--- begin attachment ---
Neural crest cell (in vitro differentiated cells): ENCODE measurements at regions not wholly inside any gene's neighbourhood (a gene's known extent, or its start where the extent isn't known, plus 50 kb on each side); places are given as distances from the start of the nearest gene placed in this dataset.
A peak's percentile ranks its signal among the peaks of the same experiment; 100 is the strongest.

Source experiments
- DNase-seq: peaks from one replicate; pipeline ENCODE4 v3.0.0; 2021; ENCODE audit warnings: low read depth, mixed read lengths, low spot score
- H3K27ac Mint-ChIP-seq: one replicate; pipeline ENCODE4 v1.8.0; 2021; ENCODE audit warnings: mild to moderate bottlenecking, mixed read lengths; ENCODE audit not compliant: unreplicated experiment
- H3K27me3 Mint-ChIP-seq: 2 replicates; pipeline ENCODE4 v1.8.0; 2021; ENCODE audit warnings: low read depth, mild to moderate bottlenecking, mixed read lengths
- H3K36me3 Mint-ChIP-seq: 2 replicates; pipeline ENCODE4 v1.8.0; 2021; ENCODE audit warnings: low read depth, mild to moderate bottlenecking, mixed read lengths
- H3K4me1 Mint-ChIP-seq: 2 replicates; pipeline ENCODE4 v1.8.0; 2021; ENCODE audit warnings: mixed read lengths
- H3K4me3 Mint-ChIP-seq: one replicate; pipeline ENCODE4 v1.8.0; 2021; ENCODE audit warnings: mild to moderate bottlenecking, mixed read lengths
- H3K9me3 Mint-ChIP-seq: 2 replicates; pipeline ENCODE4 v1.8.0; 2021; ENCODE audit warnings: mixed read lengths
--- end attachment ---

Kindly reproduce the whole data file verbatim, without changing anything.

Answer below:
Neural crest cell (in vitro differentiated cells): ENCODE measurements at regions not wholly inside any gene's neighbourhood (a gene's known extent, or its start where the extent isn't known, plus 50 kb on each side); places are given as distances from the start of the nearest gene placed in this dataset.
A peak's percentile ranks its signal among the peaks of the same experiment; 100 is the strongest.

Source experiments
- DNase-seq: peaks from one replicate; pipeline ENCODE4 v3.0.0; 2021; ENCODE audit warnings: low read depth, mixed read lengths, low spot score
- H3K27ac Mint-ChIP-seq: one replicate; pipeline ENCODE4 v1.8.0; 2021; ENCODE audit warnings: mild to moderate bottlenecking, mixed read lengths; ENCODE audit not compliant: unreplicated experiment
- H3K27me3 Mint-ChIP-seq: 2 replicates; pipeline ENCODE4 v1.8.0; 2021; ENCODE audit warnings: low read depth, mild to moderate bottlenecking, mixed read lengths
- H3K36me3 Mint-ChIP-seq: 2 replicates; pipeline ENCODE4 v1.8.0; 2021; ENCODE audit warnings: low read depth, mild to moderate bottlenecking, mixed read lengths
- H3K4me1 Mint-ChIP-seq: 2 replicates; pipeline ENCODE4 v1.8.0; 2021; ENCODE audit warnings: mixed read lengths
- H3K4me3 Mint-ChIP-seq: one replicate; pipeline ENCODE4 v1.8.0; 2021; ENCODE audit warnings: mild to moderate bottlenecking, mixed read lengths
- H3K9me3 Mint-ChIP-seq: 2 replicates; pipeline ENCODE4 v1.8.0; 2021; ENCODE audit warnings: mixed read lengths